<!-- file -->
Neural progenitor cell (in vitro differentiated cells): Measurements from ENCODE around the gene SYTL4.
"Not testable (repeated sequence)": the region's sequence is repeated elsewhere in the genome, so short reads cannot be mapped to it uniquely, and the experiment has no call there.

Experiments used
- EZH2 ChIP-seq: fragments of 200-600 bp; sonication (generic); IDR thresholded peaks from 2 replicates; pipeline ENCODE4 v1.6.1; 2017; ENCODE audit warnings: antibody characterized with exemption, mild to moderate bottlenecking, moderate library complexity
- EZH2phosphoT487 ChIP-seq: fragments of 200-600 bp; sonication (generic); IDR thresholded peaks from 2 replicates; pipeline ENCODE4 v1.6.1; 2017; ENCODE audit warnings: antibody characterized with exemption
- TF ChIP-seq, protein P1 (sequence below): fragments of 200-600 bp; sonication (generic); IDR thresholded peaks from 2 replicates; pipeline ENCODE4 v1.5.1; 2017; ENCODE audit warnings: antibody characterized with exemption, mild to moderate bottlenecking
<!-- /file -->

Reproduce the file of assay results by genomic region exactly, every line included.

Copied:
Neural progenitor cell (in vitro differentiated cells): Measurements from ENCODE around the gene SYTL4.
"Not testable (repeated sequence)": the region's sequence is repeated elsewhere in the genome, so short reads cannot be mapped to it uniquely, and the experiment has no call there.

Experiments used
- EZH2 ChIP-seq: fragments of 200-600 bp; sonication (generic); IDR thresholded peaks from 2 replicates; pipeline ENCODE4 v1.6.1; 2017; ENCODE audit warnings: antibody characterized with exemption, mild to moderate bottlenecking, moderate library complexity
- EZH2phosphoT487 ChIP-seq: fragments of 200-600 bp; sonication (generic); IDR thresholded peaks from 2 replicates; pipeline ENCODE4 v1.6.1; 2017; ENCODE audit warnings: antibody characterized with exemption
- TF ChIP-seq, protein P1 (sequence below): fragments of 200-600 bp; sonication (generic); IDR thresholded peaks from 2 replicates; pipeline ENCODE4 v1.5.1; 2017; ENCODE audit warnings: antibody characterized with exemption, mild to moderate bottlenecking